NEW DELHI: The domestic stock market might have wiped out its entire gains made in 2015, but foreign institutional investors (FIIs) remain confident on the India story and still see it as one of the most sought-out destinations in the emerging markets (EMs) basket, global brokerage firm CLSA said in a note. Most international investors at the CLSA Investors' Forum (IF15) in Hong Kong last week agreed that India is one of the very few structural growth stories and is among the most favoured nations.
Pramit Jhaveri, as chief executive of Citigroup in India, has a ringside view of both Indian corporates and global investors. In an interview with ET's MC Govardhana Rangan and Joel Rebello, Jhaveri tells what's in store for the economy, banking and how Prime Minister Narendra Modi's government has performed. Edited excerpts: Do you think the Parliament session could see some reforms, which some say are stalled? I do not subscribe to the theory that no reforms have taken place. I believe that an extraordinary amount has already taken place over the last 18 months.
BEIJING: Structural reforms, including GST and in areas like land and labour, will be key to boost India's economic growth potential going forward, IMF said today. "India's growth outlook is favourable, with GDP growth projected to strengthen to 7.5 per cent in the current fiscal year, even in the absence of major structural reforms," said Ranil Manohara Salgado, Chief of Regional Studies Division, Asia and Pacific Department of IMF.
SHANGHAI: Indian economy will eventually touch double digit growth rate despite bottlenecks like the stalemate over Goods and Services Tax (GST) as it has conducive conditions, eminent banker and President of BRICS New Development Bank KV Kamath said today. "I am wearing a different hat. I will talk wearing that hat. India is one of outlier in what is happening around the world. In economic context we are stable. We have both the deficits under control," he said, commenting on the economic survey which predicted 7 to 7.5 per cent growth this year.
WASHINGTON: Stating that India's growth will benefit from recent policy reforms, a consequent pickup in investment, and lower commodity prices, the IMF today projected a 7.5 per cent growth rate for India in 2016, against China's 6.3 per cent. However for the current 2015 year, the IMF has projected 7.3 percent growth rate, which is 0.2 per cent less than its projection made for the year in July.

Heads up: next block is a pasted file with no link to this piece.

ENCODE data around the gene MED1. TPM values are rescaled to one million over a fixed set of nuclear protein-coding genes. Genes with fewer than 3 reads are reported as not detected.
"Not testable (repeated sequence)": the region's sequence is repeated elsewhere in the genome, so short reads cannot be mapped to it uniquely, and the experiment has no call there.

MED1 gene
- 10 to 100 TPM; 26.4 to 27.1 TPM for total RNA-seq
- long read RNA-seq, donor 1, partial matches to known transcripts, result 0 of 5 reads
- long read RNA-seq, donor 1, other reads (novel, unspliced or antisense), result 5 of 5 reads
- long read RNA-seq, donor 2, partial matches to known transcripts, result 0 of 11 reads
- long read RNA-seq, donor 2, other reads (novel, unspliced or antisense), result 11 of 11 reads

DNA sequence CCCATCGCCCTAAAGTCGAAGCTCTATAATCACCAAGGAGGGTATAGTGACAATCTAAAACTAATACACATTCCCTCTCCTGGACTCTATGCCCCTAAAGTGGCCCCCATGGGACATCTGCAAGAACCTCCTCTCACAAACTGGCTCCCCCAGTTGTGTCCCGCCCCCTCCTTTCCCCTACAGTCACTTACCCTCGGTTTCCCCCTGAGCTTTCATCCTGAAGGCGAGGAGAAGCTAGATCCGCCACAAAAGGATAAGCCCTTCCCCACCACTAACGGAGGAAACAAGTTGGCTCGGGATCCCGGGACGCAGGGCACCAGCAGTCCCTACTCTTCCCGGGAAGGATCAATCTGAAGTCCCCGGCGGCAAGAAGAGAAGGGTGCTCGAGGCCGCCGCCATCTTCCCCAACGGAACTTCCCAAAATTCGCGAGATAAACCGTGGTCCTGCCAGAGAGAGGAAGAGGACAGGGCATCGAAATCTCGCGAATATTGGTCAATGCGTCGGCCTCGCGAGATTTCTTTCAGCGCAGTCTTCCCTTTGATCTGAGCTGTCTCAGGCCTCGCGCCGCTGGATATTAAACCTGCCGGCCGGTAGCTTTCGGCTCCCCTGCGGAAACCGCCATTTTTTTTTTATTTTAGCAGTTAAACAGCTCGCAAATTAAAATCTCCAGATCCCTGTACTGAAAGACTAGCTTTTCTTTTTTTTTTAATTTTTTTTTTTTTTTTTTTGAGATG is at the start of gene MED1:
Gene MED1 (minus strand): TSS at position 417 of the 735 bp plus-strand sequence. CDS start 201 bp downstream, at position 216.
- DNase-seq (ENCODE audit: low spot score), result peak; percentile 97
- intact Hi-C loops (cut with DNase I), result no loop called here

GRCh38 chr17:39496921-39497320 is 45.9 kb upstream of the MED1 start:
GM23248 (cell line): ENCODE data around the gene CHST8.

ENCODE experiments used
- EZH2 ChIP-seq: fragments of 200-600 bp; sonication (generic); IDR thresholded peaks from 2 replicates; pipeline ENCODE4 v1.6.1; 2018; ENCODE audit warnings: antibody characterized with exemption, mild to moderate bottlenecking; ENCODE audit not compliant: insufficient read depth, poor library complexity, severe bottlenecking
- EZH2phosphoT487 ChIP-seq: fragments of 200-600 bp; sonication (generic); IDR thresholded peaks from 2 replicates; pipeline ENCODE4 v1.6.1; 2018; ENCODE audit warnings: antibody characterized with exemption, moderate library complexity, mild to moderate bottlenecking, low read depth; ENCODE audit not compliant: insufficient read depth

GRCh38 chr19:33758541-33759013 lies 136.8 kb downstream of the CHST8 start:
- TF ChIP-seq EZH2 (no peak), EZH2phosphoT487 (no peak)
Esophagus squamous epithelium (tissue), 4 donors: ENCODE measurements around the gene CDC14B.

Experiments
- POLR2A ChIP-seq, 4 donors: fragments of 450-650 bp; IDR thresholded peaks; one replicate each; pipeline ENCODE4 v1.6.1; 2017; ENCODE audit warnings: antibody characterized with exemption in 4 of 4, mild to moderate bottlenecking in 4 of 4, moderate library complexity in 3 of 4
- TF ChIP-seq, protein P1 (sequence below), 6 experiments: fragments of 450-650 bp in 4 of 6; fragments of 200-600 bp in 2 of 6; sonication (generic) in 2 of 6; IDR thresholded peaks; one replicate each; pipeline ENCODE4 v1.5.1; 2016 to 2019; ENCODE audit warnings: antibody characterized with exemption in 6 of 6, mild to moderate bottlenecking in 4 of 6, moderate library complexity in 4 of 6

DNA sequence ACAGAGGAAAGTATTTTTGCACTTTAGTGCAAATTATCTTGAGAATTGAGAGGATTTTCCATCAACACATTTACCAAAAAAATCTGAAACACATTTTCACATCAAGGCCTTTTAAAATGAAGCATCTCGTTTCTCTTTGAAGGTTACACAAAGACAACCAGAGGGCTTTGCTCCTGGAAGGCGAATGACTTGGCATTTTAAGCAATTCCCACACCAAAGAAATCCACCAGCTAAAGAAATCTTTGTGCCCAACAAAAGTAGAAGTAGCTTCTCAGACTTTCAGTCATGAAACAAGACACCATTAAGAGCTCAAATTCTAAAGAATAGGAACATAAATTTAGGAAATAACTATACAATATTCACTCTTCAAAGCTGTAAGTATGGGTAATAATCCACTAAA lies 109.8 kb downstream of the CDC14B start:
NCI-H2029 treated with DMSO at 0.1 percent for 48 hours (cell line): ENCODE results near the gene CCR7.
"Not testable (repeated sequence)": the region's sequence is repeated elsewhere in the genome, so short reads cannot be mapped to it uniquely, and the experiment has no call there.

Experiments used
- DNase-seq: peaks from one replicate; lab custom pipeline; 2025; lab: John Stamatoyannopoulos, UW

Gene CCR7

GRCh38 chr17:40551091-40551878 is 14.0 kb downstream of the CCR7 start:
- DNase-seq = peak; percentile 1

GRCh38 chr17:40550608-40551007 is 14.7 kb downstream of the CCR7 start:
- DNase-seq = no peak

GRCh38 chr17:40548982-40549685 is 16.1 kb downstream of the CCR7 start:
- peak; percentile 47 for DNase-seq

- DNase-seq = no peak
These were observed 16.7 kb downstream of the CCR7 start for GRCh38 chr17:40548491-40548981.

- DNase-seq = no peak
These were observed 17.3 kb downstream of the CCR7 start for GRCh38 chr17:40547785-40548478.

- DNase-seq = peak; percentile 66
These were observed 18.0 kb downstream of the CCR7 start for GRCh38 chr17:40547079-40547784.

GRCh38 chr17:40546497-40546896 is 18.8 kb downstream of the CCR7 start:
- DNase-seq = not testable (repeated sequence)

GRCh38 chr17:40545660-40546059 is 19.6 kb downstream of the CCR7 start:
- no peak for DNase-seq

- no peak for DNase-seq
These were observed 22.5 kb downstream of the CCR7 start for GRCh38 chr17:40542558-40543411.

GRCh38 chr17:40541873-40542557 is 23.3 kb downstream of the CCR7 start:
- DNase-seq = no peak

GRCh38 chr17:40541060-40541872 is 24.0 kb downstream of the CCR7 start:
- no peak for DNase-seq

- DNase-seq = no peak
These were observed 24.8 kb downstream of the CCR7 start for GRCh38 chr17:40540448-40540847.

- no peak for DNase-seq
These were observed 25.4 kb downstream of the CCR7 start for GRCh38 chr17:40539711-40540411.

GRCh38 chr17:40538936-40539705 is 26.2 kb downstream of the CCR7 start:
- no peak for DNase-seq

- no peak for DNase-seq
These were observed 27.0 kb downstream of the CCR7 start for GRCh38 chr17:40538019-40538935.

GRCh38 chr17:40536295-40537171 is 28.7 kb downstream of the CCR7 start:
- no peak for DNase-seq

NEW DELHI: Comparing China with India or vice versa is like comparing a pumpkin with an apple. China is a huge $10 trillion economy, while India is about $2 trillion, and thus it does not look fair to compare the two. However, both the countries are in the BRICS grouping and it would be fair to see where the actual money flow is happening. Experts say the mammoth Chinese economy is showing signs of slowdown, while India appears to be in a sweet spot. "The world has changed. But change keeps happening.
NEW DELHI: With economic growth slowing to 7 per cent in the April-June quarter, India Inc said on Monday the subdued performance indicates that the cost of capital needs to come down, demanding a rate cut by RBI. "Both consumption and investment levers need a thrust. While the government stands committed to further the reforms agenda, we need to equally create conditions that provide capital at an affordable cost to our entrepreneurs. "We hope that RBI will usher in a deeper cut in policy rates in its September review of the monetary policy," Ficci President Jyotsna Suri stated.
NEW DELHI: The government is aiming to speed up economic growth to hit the double-digit mark quickly, but analysts are of the view that the Centre would have to break the political logjam to push growth in Asia's third largest economy. The government is looking for an 8%-10% per cent annual economic growth through supply-side measures to increase the capacity in India, rather than risk higher inflation by stimulating demand, Minister of State for Finance Jayant Sinha said on Thursday. "The growth trajectory for India is positive and the long-term story is undoubtedly good.